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American Academy of Emergency Medicine

Who Cares About Due Process?

I have practiced emergency medicine since 1986 and had planned to continue to practice for another 4 years. This article was almost too personal. ABEM certification was established in 1980 with re-certification mandated every 10 years. Continuous certification was established by 2000. I am sure ABEM thought that rigorous testing would bring credibility and respect to our specialty. I cannot speak about what happens in academic centers, but I certainly can confirm that emergency physicians are the stepchildren of the hospital. It has nothing to do with competency. The medical staff is often rude, and if the right buttons are pushed by the medical staff, nursing, or administration, the ED medical director is summoned to the CEO's office.

He or she is told to dismiss the ED staff physician who has somehow attracted the anger of someone in the hospital. And the CEO holds the director hostage by threatening to terminate the contract. Thus the ED physician is abruptly terminated.

Up until the last year, if I left an ED position, it was my decision. I have been terminated four times since then, but let me elaborate. I was terminated after 4 years at a hospital in Houston when a new CEO was named. I was quite vocal about lack of equipment. We did not even have an oto-opthalamoscope in every room. The nurses were incompetent and had no clinical experience. The medical staff never came into the hospital at night when one of their patients would crash and burn. I came back to Houston at the end of a one week vacation in March and found that I was not scheduled for April. That is how much notice I received.

It isn't rocket science when an ED physician starts at a new facility, that there is a learning curve, because every hospital runs their department differently. A two week grace period to adjust was more or less accepted. The introduction of computerized medical records changed all of that.

I have been exposed to four different ED computer programs. The learning curve for each ED physician is variable. However, these programs take away valuable patient time. The expectation in my experience (and I was actually told this) is to shot gun lab and radiology. How do you know what to look for if you haven't done a thorough history and physical? The following is an example of one of my short-lived jobs: the ED director sat outside the exam room while I was working up a new patient, and timed me. My maximum time allowed was four minutes. That is a physical impossibility.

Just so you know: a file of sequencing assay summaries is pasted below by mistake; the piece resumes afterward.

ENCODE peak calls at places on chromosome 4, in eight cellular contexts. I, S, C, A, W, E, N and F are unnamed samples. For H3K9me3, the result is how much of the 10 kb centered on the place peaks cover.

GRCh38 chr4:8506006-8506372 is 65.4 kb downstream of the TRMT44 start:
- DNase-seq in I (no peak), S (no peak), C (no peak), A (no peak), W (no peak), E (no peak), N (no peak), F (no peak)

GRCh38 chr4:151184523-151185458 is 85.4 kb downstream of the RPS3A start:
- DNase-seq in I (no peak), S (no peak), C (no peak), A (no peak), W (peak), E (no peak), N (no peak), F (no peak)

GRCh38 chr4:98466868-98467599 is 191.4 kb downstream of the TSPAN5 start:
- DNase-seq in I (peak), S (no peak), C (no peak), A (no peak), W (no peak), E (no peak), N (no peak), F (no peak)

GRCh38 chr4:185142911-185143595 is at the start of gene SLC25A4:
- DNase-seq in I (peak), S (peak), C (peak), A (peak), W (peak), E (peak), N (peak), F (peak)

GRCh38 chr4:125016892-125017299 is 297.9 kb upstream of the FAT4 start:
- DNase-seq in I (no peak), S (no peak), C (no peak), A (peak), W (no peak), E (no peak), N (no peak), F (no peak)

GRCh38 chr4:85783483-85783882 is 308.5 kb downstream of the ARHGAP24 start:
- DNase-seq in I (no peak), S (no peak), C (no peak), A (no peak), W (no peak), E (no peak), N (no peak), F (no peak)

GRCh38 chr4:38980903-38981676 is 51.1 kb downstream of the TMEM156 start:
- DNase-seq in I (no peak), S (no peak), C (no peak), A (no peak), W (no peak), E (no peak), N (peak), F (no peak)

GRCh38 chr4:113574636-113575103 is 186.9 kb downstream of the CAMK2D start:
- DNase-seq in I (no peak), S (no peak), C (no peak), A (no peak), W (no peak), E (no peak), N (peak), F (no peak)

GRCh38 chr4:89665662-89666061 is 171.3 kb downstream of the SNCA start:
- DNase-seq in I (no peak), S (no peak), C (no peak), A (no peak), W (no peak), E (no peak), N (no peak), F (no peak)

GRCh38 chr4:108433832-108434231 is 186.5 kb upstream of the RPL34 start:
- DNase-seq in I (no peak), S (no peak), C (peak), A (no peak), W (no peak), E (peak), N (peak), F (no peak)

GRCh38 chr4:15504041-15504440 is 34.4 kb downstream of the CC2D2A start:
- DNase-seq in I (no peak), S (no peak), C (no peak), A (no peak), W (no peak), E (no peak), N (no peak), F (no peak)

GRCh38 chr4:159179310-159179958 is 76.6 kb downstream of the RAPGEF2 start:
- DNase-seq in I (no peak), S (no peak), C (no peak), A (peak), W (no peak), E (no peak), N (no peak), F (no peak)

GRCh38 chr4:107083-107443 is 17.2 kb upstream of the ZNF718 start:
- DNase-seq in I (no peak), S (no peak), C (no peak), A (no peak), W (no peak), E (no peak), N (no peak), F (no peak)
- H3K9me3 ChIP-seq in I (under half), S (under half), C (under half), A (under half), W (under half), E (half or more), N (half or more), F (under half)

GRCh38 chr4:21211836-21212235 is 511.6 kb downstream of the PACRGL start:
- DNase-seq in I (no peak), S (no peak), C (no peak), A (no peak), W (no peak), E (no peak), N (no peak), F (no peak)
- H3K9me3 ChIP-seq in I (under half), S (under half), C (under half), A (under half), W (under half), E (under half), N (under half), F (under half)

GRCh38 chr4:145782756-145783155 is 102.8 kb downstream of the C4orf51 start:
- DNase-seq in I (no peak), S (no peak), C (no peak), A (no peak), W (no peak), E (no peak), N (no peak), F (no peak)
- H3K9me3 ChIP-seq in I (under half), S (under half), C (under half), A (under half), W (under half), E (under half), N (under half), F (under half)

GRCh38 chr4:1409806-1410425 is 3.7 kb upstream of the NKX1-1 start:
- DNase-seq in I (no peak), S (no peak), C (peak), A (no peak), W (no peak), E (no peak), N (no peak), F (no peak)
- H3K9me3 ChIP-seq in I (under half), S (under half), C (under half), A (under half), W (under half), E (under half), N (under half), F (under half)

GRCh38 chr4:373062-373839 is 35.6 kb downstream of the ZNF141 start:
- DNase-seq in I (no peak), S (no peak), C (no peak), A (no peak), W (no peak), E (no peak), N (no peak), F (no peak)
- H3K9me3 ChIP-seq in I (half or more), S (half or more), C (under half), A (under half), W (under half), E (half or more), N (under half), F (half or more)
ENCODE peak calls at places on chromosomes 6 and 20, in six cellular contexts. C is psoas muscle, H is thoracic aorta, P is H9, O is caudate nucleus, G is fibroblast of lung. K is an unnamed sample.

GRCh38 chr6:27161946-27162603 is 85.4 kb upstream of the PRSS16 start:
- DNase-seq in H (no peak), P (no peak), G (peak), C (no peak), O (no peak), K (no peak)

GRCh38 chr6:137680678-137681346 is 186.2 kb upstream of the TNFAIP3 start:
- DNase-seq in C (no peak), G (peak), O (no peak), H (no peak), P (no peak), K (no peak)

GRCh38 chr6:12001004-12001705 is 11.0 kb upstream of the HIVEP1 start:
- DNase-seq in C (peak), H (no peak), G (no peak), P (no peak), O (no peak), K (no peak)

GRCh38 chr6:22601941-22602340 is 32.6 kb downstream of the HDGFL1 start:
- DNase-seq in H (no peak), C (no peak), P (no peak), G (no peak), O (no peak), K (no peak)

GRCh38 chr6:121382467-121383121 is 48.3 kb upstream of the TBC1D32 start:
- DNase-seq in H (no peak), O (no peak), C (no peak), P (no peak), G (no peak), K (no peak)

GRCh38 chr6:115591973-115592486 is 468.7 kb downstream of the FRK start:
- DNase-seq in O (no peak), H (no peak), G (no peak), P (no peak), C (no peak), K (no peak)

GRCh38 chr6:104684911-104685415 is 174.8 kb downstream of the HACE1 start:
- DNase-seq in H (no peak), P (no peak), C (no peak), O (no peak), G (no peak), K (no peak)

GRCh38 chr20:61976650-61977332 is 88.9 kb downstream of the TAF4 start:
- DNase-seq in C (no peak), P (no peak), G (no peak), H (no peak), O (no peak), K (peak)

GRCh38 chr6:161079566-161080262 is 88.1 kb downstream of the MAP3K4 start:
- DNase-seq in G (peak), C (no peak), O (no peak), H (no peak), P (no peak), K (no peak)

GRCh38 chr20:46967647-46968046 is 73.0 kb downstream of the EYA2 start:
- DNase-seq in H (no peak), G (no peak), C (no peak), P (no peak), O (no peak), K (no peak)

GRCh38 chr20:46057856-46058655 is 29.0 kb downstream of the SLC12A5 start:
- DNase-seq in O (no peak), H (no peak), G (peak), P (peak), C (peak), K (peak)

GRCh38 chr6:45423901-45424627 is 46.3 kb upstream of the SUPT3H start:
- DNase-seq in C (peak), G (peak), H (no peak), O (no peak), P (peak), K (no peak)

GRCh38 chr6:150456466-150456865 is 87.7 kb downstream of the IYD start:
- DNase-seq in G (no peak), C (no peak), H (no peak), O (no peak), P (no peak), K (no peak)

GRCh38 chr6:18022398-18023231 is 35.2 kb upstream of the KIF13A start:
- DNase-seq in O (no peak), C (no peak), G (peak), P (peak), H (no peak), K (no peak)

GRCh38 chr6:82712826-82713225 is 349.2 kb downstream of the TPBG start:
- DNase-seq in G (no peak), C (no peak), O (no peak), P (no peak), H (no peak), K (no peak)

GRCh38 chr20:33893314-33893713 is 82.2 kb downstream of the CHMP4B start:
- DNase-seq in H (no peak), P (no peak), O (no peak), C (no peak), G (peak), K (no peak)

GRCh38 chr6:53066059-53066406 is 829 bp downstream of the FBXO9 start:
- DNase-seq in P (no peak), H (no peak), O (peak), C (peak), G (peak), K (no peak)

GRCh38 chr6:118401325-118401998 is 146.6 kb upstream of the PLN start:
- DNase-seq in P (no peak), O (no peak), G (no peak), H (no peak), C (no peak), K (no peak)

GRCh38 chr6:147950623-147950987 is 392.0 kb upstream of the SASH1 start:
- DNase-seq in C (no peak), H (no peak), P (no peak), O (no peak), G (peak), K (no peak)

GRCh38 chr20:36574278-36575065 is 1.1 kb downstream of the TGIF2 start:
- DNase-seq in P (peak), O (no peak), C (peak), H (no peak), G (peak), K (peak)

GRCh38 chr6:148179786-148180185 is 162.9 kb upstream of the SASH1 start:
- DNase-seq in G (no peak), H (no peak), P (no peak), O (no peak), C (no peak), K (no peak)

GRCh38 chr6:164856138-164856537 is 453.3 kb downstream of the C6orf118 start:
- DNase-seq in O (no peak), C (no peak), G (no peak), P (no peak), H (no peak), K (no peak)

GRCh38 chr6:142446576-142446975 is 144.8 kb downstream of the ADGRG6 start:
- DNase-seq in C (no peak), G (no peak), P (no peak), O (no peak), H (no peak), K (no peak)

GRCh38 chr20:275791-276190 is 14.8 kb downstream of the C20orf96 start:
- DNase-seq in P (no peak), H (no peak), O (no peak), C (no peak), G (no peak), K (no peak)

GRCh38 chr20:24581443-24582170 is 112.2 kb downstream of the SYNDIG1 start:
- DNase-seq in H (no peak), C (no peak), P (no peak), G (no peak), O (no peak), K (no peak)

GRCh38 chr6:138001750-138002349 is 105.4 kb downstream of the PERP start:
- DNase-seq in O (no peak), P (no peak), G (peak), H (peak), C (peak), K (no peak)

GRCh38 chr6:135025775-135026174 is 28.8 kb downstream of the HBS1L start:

My last few jobs have lasted 4 days, 3 days, and 3 days respectively.

Can any ED physician come into a new department and reach maximum efficiency within one or two days. So much for fairness and due process. That would never happen to a staff physician. In fact, it takes an act of God to get an incompetent staff physician off staff.

I am still at the top of my game. ED physicians used to leave the profession because of burn out from shift work. Now I expect that our specialty will reach critical mass because respect by the hospital staff has reached an all-time low.

For me, the handwriting is on the wall. I can only take so many punches. If AAEM does not take a leadership role in ending a very disturbing double standard, the public will be seeing unqualified primary physicians when they are critically ill.

— Evan B. Tow, DO FAAEM


Dear Dr. Tow:

Thank you for writing. It takes courage to tell a story like yours. Unfortunately, your story is not unique — it isn’t even unusual. I promise you that AAEM is doing everything possible to assure that emergency physicians have the same due process and peer review protections as all other members of the hospital medical staff. Our progress has been slow, however, largely because so many with deep pockets want to be able to get rid of emergency physicians without any inconvenience — and because the Academy is fighting this battle with little or no help from other professional societies in emergency medicine.

Please hang in there and keep trying. You might consider an academic job or even look into nontraditional ways to practice emergency medicine, such as critical access hospitals; VA, military, or American Indian reservation hospitals; overseas practice settings; or locum tenens. There are lots of hospitals out there that are desperate for board-certified specialists in emergency medicine, and there are still hospitals and EDs that care more about quality, patient welfare, and doing the right thing than about speed and metrics.

                               — The Editor

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